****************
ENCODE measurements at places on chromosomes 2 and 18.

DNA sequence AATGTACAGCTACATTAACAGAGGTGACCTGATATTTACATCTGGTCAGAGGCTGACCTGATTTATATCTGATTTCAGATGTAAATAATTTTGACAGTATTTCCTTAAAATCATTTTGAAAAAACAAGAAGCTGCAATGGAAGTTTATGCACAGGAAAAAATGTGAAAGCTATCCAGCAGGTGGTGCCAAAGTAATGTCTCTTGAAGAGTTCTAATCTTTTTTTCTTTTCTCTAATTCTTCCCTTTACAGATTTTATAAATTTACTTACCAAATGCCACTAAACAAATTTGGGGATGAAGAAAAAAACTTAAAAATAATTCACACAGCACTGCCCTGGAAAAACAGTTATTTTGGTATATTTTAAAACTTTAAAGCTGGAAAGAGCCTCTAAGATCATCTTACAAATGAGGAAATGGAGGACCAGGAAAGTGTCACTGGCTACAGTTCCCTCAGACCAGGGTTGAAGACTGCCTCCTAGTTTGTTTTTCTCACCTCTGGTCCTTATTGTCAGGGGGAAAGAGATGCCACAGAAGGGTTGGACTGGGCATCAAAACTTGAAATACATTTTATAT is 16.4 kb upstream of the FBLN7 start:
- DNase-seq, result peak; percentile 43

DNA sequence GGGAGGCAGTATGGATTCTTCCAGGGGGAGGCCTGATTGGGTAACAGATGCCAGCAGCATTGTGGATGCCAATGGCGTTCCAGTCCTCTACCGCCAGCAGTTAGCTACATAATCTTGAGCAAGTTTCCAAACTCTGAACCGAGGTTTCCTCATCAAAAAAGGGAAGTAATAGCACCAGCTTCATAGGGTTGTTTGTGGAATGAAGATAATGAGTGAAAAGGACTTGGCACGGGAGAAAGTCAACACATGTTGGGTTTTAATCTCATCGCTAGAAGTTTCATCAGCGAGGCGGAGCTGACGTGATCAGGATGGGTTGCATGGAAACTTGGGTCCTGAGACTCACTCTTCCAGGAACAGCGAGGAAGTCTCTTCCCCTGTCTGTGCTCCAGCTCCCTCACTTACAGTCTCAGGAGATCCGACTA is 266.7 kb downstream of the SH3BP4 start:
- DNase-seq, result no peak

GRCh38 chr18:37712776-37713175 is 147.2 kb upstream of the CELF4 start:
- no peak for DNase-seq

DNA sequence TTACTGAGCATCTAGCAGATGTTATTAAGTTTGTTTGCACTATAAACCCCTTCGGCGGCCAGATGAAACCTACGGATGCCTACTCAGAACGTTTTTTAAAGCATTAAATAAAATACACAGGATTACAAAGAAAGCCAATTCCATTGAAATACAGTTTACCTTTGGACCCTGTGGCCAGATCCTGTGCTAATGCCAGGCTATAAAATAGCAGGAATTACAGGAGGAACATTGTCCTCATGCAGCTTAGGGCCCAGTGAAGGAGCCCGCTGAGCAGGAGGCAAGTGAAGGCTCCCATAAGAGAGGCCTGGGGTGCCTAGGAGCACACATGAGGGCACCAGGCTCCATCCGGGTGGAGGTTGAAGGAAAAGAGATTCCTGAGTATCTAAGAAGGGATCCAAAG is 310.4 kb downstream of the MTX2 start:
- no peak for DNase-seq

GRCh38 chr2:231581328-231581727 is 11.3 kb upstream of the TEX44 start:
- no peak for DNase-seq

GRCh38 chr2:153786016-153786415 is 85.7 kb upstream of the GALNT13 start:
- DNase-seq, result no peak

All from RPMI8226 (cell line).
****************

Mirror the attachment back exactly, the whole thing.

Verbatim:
ENCODE measurements at places on chromosomes 2 and 18.

DNA sequence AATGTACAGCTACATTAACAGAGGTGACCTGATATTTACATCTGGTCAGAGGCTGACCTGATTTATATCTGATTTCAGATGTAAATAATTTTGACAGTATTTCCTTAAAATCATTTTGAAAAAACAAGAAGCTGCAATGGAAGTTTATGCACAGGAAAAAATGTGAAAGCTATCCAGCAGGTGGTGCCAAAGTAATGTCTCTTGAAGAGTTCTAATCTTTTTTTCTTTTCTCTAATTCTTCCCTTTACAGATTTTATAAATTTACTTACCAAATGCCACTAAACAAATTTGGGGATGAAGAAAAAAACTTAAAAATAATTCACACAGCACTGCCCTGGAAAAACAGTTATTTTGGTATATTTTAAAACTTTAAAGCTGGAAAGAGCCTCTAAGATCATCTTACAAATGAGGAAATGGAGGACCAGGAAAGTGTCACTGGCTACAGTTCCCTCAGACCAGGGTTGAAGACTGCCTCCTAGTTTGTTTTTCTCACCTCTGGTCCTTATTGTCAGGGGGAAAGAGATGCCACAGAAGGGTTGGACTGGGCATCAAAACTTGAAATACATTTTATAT is 16.4 kb upstream of the FBLN7 start:
- DNase-seq, result peak; percentile 43

DNA sequence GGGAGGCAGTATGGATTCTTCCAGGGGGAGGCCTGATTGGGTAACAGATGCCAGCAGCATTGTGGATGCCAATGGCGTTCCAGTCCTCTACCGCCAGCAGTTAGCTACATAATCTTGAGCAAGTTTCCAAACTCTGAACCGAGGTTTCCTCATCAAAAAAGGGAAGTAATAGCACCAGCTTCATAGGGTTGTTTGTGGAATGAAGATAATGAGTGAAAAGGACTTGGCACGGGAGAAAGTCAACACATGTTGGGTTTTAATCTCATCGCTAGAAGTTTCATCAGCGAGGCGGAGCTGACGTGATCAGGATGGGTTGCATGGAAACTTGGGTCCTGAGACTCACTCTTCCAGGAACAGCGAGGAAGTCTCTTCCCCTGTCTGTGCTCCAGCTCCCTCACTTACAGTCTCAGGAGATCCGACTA is 266.7 kb downstream of the SH3BP4 start:
- DNase-seq, result no peak

GRCh38 chr18:37712776-37713175 is 147.2 kb upstream of the CELF4 start:
- no peak for DNase-seq

DNA sequence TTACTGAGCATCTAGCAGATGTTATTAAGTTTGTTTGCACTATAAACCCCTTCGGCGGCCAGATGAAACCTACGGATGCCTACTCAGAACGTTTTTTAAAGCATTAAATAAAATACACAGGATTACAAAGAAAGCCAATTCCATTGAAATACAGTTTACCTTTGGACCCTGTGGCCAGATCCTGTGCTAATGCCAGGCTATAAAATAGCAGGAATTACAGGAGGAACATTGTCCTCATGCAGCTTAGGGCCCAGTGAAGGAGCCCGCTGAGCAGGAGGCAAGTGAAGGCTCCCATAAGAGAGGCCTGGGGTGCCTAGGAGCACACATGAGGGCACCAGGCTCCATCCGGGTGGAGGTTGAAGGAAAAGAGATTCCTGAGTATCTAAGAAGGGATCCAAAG is 310.4 kb downstream of the MTX2 start:
- no peak for DNase-seq

GRCh38 chr2:231581328-231581727 is 11.3 kb upstream of the TEX44 start:
- no peak for DNase-seq

GRCh38 chr2:153786016-153786415 is 85.7 kb upstream of the GALNT13 start:
- DNase-seq, result no peak

All from RPMI8226 (cell line).